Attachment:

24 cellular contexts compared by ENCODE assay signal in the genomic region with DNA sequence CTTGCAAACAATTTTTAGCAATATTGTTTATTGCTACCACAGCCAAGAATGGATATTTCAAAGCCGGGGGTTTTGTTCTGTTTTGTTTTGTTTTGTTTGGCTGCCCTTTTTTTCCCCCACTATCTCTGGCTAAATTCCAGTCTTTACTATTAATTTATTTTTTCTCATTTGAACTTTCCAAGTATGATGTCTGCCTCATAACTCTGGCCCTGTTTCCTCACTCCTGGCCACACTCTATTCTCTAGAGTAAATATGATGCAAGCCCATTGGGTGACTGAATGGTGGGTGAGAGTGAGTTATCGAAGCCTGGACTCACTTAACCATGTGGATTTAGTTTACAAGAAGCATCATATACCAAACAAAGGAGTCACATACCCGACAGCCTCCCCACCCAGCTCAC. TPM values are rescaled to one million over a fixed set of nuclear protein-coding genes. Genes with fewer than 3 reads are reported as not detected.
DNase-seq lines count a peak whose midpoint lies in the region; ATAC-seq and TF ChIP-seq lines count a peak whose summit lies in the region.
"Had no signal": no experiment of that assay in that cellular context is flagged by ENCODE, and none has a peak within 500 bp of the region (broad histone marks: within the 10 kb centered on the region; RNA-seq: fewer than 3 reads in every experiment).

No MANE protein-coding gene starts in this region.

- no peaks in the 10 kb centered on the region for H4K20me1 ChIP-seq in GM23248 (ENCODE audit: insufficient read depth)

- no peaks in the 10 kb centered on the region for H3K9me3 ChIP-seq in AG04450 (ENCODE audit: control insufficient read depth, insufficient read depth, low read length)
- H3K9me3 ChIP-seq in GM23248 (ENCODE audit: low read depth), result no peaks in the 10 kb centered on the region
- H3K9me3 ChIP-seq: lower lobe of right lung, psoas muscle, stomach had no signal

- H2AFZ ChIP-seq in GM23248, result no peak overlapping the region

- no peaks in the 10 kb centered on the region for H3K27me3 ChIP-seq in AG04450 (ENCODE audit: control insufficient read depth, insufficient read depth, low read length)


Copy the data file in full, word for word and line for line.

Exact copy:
24 cellular contexts compared by ENCODE assay signal in the genomic region with DNA sequence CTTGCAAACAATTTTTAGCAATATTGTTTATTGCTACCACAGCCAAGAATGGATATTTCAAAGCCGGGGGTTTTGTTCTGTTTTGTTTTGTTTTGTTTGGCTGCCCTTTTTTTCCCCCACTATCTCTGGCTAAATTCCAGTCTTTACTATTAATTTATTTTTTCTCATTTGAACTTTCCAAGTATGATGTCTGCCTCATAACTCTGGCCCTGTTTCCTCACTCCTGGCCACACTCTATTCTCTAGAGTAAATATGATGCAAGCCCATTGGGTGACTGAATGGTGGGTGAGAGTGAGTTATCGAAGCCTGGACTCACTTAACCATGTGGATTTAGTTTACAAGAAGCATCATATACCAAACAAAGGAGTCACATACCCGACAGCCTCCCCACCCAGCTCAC. TPM values are rescaled to one million over a fixed set of nuclear protein-coding genes. Genes with fewer than 3 reads are reported as not detected.
DNase-seq lines count a peak whose midpoint lies in the region; ATAC-seq and TF ChIP-seq lines count a peak whose summit lies in the region.
"Had no signal": no experiment of that assay in that cellular context is flagged by ENCODE, and none has a peak within 500 bp of the region (broad histone marks: within the 10 kb centered on the region; RNA-seq: fewer than 3 reads in every experiment).

No MANE protein-coding gene starts in this region.

- no peaks in the 10 kb centered on the region for H4K20me1 ChIP-seq in GM23248 (ENCODE audit: insufficient read depth)

- no peaks in the 10 kb centered on the region for H3K9me3 ChIP-seq in AG04450 (ENCODE audit: control insufficient read depth, insufficient read depth, low read length)
- H3K9me3 ChIP-seq in GM23248 (ENCODE audit: low read depth), result no peaks in the 10 kb centered on the region
- H3K9me3 ChIP-seq: lower lobe of right lung, psoas muscle, stomach had no signal

- H2AFZ ChIP-seq in GM23248, result no peak overlapping the region

- no peaks in the 10 kb centered on the region for H3K27me3 ChIP-seq in AG04450 (ENCODE audit: control insufficient read depth, insufficient read depth, low read length)